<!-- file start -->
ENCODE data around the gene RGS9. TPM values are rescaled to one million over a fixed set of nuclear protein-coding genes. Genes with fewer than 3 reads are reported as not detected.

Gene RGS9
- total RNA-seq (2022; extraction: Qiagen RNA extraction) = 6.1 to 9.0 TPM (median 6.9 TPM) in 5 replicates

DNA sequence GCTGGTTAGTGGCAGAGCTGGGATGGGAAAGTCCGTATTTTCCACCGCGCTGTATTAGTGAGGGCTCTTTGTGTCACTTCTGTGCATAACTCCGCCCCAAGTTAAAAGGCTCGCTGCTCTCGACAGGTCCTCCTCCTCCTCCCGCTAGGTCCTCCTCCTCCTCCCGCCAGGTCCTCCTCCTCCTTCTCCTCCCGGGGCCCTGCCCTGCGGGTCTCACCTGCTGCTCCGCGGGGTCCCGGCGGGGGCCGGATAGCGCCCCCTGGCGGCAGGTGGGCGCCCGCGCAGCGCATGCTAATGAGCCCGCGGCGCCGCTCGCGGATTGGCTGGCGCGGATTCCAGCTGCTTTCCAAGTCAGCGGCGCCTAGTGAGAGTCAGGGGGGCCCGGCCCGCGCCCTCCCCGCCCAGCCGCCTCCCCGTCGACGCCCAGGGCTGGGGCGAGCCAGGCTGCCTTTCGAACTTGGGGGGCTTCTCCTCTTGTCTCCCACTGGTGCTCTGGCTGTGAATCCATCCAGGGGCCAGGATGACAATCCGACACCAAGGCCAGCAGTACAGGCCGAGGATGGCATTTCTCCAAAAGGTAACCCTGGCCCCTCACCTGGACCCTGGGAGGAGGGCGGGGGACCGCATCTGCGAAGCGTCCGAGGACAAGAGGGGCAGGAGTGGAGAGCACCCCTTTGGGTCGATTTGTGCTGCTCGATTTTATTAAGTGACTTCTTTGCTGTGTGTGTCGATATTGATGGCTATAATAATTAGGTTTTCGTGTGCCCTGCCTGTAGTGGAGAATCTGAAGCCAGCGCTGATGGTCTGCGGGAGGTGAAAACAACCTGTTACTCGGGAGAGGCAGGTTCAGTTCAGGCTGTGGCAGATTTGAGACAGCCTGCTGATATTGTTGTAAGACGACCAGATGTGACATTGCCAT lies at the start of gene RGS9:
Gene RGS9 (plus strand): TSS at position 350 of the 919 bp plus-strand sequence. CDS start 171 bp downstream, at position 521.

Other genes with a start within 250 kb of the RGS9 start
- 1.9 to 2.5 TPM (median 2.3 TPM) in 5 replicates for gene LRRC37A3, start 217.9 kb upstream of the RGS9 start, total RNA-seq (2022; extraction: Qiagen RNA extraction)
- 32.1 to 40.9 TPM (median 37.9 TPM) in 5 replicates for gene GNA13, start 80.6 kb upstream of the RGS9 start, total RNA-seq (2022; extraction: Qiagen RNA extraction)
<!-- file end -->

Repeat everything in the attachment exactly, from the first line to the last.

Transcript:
ENCODE data around the gene RGS9. TPM values are rescaled to one million over a fixed set of nuclear protein-coding genes. Genes with fewer than 3 reads are reported as not detected.

Gene RGS9
- total RNA-seq (2022; extraction: Qiagen RNA extraction) = 6.1 to 9.0 TPM (median 6.9 TPM) in 5 replicates

DNA sequence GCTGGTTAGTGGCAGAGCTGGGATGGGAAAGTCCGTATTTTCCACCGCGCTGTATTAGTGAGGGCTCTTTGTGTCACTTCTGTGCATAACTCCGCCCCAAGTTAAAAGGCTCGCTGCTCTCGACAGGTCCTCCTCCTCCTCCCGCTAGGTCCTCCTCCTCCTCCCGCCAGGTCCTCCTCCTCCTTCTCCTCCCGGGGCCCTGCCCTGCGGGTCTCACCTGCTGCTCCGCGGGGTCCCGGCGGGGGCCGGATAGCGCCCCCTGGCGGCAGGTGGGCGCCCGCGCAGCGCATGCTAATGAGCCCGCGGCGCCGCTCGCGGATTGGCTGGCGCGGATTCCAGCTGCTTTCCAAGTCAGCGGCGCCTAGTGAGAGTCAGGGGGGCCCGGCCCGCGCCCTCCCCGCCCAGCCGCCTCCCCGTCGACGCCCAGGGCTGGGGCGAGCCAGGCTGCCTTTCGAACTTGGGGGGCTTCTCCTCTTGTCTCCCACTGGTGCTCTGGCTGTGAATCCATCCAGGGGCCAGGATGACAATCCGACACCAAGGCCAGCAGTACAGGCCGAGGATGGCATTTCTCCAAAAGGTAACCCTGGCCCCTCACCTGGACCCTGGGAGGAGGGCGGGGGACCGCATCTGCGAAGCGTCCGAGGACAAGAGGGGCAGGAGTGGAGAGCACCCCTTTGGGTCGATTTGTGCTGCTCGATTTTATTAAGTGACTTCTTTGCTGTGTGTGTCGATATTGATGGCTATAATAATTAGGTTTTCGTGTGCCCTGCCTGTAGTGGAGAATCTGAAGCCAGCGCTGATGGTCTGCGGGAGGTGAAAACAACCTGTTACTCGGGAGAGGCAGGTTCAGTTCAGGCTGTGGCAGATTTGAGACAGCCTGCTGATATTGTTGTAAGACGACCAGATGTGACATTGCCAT lies at the start of gene RGS9:
Gene RGS9 (plus strand): TSS at position 350 of the 919 bp plus-strand sequence. CDS start 171 bp downstream, at position 521.

Other genes with a start within 250 kb of the RGS9 start
- 1.9 to 2.5 TPM (median 2.3 TPM) in 5 replicates for gene LRRC37A3, start 217.9 kb upstream of the RGS9 start, total RNA-seq (2022; extraction: Qiagen RNA extraction)
- 32.1 to 40.9 TPM (median 37.9 TPM) in 5 replicates for gene GNA13, start 80.6 kb upstream of the RGS9 start, total RNA-seq (2022; extraction: Qiagen RNA extraction)